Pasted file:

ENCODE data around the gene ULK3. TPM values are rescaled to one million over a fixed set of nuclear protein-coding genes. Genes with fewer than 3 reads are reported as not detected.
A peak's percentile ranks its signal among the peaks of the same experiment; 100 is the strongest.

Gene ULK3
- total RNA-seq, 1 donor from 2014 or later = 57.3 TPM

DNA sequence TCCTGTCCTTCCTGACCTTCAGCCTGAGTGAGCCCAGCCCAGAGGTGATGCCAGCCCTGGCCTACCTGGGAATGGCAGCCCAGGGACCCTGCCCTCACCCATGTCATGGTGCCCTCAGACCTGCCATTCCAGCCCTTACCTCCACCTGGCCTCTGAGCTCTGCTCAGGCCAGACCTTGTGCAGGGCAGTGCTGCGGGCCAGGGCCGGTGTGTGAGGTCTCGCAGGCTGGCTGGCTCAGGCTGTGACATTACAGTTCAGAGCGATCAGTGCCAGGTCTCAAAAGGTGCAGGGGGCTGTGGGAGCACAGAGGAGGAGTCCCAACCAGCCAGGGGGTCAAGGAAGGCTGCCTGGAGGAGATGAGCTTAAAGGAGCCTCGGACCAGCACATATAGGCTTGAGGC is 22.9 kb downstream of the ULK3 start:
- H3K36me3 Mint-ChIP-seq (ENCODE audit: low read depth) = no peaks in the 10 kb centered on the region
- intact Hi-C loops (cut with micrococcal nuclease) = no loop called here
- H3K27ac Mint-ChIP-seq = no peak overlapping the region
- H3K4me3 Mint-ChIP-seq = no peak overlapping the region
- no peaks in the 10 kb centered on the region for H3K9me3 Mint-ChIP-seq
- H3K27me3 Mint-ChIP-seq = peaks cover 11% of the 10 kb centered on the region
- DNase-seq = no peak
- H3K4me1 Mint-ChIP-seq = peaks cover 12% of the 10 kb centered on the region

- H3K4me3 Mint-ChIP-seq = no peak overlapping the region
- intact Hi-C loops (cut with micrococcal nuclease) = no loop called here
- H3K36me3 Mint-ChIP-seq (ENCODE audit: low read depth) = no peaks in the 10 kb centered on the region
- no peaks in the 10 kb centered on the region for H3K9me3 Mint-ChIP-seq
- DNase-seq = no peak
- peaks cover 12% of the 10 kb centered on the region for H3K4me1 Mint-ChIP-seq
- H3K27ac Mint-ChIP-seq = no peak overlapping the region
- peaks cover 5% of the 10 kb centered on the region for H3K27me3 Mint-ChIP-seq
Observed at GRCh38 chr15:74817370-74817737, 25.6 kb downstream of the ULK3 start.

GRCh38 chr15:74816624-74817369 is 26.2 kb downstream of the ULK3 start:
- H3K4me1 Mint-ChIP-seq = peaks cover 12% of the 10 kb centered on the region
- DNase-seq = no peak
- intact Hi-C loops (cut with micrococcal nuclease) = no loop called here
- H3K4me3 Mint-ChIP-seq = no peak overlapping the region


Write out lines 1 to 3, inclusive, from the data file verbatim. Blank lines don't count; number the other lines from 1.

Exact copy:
ENCODE data around the gene ULK3. TPM values are rescaled to one million over a fixed set of nuclear protein-coding genes. Genes with fewer than 3 reads are reported as not detected.
A peak's percentile ranks its signal among the peaks of the same experiment; 100 is the strongest.

Gene ULK3